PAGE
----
What about precedent? Referring to the controversial decision of FDR to use a military tribunal to try a handful of German spies during World War II, we might be tempted to say, "We’ve done this before." This glib analysis ignores the troublesome history of the use of military tribunals to pare down the protection of rights and to establish order during the chaos and hysteria of the Civil War and the early months of World War II. Recall, however, that in 1866 the U.S. Supreme Court, in Ex Parte Milligan, declared military tribunals unlawful as long as the civil courts were operating.
To top it all off, the executive order calling for military tribunals says that persons tried before military tribunals "shall not be privileged [emphasis mine] to seek any remedy or maintain any proceeding" in any court. Since when was seeking a remedy in court a "privilege"? What happened to Magna Carta and the Sixth Amendment? I thought we were concerned with rights.
The Constitution, as I understand it, recognizes that we all have inherent rights and provides that government shall not abridge or interfere with the exercise of those rights without due process of law.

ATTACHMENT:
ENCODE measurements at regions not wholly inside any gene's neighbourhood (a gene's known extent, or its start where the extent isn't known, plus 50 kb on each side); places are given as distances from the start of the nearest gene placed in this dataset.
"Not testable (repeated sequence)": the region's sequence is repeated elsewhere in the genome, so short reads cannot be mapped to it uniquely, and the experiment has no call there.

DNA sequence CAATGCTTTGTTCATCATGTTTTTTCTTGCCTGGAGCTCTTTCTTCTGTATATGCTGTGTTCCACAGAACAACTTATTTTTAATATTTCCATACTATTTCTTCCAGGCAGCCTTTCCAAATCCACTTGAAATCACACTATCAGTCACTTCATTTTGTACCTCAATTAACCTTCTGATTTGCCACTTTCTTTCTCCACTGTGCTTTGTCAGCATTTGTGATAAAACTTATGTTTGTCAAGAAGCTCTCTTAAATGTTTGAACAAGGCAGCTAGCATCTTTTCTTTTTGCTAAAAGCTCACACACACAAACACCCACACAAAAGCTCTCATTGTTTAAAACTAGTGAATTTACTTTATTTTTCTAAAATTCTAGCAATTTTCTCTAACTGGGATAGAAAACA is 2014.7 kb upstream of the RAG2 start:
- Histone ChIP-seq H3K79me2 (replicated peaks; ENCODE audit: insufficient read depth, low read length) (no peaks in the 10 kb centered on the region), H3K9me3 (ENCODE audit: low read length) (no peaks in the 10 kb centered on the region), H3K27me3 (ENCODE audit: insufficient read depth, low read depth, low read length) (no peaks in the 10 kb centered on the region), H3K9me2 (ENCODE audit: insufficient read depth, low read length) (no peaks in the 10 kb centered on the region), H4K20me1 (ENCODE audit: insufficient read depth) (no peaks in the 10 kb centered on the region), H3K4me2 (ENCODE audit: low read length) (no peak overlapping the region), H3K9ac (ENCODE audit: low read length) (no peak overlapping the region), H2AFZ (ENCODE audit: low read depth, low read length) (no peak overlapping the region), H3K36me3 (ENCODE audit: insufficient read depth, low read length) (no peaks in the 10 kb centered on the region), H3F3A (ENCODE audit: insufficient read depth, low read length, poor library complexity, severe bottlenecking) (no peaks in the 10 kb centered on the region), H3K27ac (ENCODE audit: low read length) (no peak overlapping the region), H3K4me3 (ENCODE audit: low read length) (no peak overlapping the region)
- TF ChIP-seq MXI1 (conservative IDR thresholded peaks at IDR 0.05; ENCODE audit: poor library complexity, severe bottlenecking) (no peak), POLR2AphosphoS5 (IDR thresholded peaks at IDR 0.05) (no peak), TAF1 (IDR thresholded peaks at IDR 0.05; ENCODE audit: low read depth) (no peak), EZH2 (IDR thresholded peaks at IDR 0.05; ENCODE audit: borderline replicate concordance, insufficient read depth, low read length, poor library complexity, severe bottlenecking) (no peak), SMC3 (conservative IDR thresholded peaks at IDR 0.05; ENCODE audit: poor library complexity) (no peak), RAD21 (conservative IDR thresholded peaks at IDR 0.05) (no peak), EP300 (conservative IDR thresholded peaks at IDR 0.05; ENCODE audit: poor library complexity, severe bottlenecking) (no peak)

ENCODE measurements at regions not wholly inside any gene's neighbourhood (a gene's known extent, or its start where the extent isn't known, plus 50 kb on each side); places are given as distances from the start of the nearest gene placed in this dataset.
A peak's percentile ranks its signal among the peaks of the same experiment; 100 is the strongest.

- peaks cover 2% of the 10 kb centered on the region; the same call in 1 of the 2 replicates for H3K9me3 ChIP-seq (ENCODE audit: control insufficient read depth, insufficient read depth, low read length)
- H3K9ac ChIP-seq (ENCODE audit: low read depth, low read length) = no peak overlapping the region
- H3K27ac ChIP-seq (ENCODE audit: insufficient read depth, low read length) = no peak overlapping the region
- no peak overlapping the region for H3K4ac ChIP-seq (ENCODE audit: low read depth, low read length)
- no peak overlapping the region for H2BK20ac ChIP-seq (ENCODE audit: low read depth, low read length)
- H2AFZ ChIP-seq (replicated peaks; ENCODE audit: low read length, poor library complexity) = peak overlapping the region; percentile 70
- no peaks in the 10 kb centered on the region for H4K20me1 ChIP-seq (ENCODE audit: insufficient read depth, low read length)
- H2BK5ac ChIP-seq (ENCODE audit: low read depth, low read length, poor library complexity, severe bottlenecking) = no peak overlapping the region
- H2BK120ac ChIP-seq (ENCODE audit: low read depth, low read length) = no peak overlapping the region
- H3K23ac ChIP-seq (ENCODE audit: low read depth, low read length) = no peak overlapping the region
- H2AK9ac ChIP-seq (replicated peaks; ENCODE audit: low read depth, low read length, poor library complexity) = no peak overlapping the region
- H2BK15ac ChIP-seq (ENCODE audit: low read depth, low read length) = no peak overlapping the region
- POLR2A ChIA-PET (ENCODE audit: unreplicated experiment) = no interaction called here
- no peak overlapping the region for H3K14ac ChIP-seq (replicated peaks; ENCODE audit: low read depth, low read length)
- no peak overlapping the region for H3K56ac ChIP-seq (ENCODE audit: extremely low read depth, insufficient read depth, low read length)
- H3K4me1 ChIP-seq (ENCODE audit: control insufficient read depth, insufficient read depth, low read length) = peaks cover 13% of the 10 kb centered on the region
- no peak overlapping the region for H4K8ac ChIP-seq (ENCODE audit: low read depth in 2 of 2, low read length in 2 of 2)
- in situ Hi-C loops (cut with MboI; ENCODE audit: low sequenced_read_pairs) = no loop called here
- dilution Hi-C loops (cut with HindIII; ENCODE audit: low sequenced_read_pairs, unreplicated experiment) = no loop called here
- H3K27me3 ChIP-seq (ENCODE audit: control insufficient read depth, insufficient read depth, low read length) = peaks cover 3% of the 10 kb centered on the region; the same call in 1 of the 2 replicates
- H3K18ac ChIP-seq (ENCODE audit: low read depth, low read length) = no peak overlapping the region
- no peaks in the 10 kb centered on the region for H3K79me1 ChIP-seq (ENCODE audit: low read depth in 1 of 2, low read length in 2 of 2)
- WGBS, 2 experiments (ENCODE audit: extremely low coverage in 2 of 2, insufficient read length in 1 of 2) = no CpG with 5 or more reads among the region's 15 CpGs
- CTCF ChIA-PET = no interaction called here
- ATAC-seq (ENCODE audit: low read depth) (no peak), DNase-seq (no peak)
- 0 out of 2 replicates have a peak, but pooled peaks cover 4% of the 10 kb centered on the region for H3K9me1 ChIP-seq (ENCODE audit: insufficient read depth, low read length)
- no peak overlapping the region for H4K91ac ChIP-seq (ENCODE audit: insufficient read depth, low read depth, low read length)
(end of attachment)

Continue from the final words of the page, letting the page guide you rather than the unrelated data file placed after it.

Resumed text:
Otherwise, why not just take these "suspected terrorists" outside and shoot them? The apparent attractiveness of military tribunals is that they will render quick, secret, and uncluttered justice, i.e., they will convict. Sort of like the code of the West, where the judge promises the ranchers that he will give the horse thief a fair trial before hanging him. None of this "O.J." stuff.
What is the Criminal Justice Section doing? I am pleased to report that the Section is working to ensure that Congress and the judiciary are involved in this whole process. The ABA and the Criminal Justice Section are insisting that if there are to be tribunals, then Congress should provide rules consistent with the Federal Rules of Criminal Procedure and the Federal Rules of Evidence, and adhering to constitutional and common law protections.